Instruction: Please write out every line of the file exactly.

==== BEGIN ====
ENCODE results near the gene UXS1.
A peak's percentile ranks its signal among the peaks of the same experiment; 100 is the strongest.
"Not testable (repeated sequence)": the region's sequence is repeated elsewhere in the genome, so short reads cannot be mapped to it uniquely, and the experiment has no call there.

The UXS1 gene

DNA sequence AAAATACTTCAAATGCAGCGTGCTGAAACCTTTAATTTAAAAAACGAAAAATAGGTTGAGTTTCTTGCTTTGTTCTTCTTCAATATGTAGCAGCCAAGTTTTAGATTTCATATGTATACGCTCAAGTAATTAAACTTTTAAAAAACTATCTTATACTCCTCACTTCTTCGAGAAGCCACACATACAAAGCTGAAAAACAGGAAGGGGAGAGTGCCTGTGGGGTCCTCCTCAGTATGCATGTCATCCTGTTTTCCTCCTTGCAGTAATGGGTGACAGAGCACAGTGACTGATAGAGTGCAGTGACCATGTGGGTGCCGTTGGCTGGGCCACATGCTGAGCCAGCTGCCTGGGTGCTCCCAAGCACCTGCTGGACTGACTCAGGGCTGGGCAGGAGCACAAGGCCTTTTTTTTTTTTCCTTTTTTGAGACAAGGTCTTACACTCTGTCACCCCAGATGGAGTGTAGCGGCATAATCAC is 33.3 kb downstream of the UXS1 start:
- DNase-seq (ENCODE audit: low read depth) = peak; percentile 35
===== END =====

ENCODE results near the gene UXS1.
A peak's percentile ranks its signal among the peaks of the same experiment; 100 is the strongest.
"Not testable (repeated sequence)": the region's sequence is repeated elsewhere in the genome, so short reads cannot be mapped to it uniquely, and the experiment has no call there.

The UXS1 gene

DNA sequence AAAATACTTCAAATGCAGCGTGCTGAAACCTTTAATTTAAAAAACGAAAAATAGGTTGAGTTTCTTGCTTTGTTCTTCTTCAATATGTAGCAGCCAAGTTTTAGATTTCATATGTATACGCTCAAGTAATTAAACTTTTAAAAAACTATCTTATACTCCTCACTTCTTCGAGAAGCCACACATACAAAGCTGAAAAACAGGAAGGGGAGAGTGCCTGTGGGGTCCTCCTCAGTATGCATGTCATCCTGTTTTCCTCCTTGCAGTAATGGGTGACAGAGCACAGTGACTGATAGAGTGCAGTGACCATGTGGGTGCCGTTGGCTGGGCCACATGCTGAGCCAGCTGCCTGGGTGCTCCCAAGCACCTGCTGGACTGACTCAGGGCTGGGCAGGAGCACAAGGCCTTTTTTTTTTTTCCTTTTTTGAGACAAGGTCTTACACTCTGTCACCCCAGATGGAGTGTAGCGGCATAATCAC is 33.3 kb downstream of the UXS1 start:
- DNase-seq (ENCODE audit: low read depth) = peak; percentile 35